Oil and natural gas continue to be the most flexible, transportable, and affordable fuels in the marketplace today. Those who work in the exploration and production side of the oil and gas business are paid twice the average U.S. wage and don’t have to worry from year-to-year whether Congress will fund their jobs.

Today the U.S. oil and natural gas industry suports 9.2 million American workers. It also is responsible for 7.7 percent of the U.S. economy and sends an estimated $86 million every day to the U.S. Treasury in taxes, royalties, bonus bids, and other payments. Oil and natural gas companies receive the same tax incentives as others in the manufacturing sector, but their products’ value far outweighs those incentives, many of which are designed to help mom-and-pop energy companies defray the high costs of drilling wells.

Oil and natural gas products fuel more than 95 percent of U.S. transportation; provide chemicals for myriad consumer items from medicines to running shoes; power manufacturing plants, homes and business; and are a necessary component even of wind turbines, solar panels, and other energy sources.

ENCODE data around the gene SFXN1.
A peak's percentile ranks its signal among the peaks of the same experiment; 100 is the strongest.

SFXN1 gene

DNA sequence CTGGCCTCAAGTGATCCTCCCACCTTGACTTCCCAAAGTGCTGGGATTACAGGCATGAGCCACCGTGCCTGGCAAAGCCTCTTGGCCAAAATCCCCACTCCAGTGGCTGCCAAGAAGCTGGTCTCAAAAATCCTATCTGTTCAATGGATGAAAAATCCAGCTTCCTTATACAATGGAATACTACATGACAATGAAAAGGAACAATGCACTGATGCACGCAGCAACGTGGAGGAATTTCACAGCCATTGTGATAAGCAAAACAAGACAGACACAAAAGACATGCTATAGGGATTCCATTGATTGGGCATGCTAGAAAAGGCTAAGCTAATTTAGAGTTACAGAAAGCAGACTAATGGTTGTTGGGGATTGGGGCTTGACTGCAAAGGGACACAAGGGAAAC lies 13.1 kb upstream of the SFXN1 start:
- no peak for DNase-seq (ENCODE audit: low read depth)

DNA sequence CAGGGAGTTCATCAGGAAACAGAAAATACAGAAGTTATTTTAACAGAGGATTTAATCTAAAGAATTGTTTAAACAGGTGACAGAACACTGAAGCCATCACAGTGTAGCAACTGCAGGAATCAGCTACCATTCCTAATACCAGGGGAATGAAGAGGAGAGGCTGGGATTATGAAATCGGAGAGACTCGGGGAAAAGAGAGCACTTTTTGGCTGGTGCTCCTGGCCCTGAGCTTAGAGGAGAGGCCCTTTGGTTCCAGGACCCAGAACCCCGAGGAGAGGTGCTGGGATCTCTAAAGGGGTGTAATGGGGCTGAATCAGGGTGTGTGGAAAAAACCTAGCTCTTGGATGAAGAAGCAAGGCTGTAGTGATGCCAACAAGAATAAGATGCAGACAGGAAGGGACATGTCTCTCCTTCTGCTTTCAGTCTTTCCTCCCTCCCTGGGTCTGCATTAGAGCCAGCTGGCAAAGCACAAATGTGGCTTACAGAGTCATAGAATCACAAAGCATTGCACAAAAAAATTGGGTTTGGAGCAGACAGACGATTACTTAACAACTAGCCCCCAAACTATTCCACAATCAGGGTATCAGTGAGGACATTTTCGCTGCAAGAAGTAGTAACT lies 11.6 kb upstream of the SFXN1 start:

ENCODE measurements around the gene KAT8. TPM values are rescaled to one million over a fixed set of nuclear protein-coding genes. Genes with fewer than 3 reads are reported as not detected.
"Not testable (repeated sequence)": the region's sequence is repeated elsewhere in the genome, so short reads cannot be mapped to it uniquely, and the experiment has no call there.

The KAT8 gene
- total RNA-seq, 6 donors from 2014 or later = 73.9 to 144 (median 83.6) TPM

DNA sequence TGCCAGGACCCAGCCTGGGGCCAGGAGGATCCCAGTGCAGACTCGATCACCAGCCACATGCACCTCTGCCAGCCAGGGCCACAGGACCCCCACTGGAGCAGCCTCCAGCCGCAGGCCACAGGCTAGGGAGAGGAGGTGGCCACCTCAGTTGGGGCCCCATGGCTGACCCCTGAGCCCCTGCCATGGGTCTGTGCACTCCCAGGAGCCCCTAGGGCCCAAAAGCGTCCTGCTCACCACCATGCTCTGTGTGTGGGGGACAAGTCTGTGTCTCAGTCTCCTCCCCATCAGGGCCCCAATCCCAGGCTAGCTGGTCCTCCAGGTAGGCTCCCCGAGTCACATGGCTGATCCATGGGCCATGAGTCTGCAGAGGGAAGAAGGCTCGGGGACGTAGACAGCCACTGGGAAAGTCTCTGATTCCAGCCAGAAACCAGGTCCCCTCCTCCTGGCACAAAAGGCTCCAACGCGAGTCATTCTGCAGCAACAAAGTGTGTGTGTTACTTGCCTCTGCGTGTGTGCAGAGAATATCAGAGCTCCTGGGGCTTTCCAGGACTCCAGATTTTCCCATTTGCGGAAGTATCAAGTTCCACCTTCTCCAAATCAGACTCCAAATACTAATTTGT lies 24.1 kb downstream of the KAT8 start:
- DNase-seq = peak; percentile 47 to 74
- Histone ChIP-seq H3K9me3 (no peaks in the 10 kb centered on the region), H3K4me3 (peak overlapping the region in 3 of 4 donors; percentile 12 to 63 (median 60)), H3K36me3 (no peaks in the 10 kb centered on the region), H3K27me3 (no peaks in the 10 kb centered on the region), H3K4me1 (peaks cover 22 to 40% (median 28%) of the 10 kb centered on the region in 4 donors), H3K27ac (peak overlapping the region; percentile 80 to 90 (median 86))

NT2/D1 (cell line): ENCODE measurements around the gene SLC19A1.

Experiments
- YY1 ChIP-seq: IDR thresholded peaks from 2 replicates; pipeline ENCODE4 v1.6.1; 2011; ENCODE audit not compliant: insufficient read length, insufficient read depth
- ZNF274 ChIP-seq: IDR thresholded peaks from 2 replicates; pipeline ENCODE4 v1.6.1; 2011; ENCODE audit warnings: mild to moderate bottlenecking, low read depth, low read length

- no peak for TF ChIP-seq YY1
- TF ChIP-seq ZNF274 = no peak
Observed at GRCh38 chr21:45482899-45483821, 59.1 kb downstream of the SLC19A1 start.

Oil, natural gas, coal and other fossil fuels cannot be replaced simply by the wishful thinking of politicians, nor by taxpayer-funded freebies handed out to a few friendly companies. No other energy source offers the same advantages and can be produced in large enough quantities to supplant oil and natural gas, especially with dramatic increases in American production.

And that fact worries oil and gas critics. So they pressure Congress and the White House to fund pie-in-the-sky ideas.

In the past four years, the government has spent over $90 billion on Solyndra-like projects under the guise of reducing foreign oil dependency, and justifying it with scare tactics about peak oil or modern technologies such as hydraulic fracturing.